The Netherlands, much of which lies below sea level, has developed one of the most sophisticated flood defense systems in the world, known as the Delta Works. This series of construction projects includes dams, sluices, locks, dikes, levees, and storm surge barriers.

Key Components

  • Oosterschelde Barrier: Perhaps the most famous part of the Delta Works, this storm surge barrier has enormous sliding gates that normally remain open to allow for free passage of water and marine life. However, during high tide and storms, the gates can be closed, preventing sea surges from causing floods.
  • Maeslantkering: Another notable component, this movable barrier protects Rotterdam, one of the busiest ports in the world. It consists of two massive arms that can close off the river mouth when a storm surge is predicted.


  • Flood Prevention: By controlling sea and river water levels, these barriers significantly reduce the risk of flooding from storm surges, particularly in low-lying areas.
  • Economic Security: Protecting the economic powerhouse of Rotterdam and its surrounding areas from flooding is crucial for maintaining the economic stability of the Netherlands and Europe.
  • Environmental Considerations: The adjustable nature of the barriers allows for a balance between flood defense and maintaining environmental quality and marine biodiversity.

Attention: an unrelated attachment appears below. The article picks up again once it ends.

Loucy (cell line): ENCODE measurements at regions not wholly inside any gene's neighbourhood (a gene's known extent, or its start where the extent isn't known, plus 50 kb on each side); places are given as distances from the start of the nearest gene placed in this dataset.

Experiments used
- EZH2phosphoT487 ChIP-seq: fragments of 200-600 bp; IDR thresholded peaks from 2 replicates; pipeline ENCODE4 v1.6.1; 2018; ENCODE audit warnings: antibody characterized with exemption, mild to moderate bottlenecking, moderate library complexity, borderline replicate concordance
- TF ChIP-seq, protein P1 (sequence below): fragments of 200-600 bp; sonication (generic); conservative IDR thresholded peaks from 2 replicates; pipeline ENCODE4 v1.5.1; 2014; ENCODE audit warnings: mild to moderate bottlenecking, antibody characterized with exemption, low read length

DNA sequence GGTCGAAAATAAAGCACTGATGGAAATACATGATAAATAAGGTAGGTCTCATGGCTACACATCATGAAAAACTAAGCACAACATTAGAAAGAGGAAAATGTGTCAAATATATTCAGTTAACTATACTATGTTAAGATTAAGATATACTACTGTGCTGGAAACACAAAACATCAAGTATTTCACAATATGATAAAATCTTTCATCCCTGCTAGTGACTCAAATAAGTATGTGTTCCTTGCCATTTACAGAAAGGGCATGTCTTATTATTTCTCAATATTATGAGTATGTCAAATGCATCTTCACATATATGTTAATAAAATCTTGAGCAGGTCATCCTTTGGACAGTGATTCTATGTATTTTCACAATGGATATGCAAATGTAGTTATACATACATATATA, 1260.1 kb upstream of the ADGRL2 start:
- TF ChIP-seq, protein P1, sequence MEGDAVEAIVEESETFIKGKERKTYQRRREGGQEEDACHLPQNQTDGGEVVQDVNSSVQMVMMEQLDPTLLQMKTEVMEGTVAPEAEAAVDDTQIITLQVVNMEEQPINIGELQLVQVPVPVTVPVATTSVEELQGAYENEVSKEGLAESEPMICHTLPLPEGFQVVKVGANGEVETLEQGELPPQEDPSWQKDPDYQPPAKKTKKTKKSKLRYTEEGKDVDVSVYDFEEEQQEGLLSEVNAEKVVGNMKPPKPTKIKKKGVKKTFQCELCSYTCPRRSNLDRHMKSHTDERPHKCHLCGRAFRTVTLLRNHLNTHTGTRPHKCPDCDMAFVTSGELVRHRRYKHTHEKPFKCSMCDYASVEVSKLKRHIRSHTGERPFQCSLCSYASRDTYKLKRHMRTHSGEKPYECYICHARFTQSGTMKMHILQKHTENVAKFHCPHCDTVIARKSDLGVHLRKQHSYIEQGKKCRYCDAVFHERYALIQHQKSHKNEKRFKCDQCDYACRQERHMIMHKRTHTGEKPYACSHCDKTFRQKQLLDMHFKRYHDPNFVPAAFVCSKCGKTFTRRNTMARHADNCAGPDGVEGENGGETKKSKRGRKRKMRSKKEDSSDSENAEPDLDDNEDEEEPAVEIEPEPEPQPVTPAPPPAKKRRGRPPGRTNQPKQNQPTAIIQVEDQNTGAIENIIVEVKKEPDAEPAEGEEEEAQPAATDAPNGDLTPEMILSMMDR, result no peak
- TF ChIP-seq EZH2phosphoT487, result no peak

Community Involvement and Preparedness

In addition to large-scale infrastructural projects, the Netherlands also focuses on community-level flood preparedness:

  • Flood Education: Dutch citizens are educated from a young age about the risks of living below sea level and the measures in place to protect them.
  • Evacuation Plans: Detailed evacuation plans are regularly updated and practiced, ensuring that in the event of a flooding emergency, residents know exactly how to respond.
  • Spatial Planning: Urban planning in the Netherlands often includes water-resilient infrastructure, such as water plazas that store excess rainwater and green roofs that reduce runoff.

Lessons for Other Regions

The approach taken by the Netherlands exemplifies how combining advanced engineering, environmental management, and community engagement can effectively mitigate the risk of floods. Countries and regions prone to flooding can adapt these strategies based on their specific geographical, climatic, and social contexts to improve their own flood management systems.

Understanding these aspects can help UPSC aspirants not only in geography but also in environment and disaster management topics, providing a comprehensive view of the risks and management strategies associated with floods.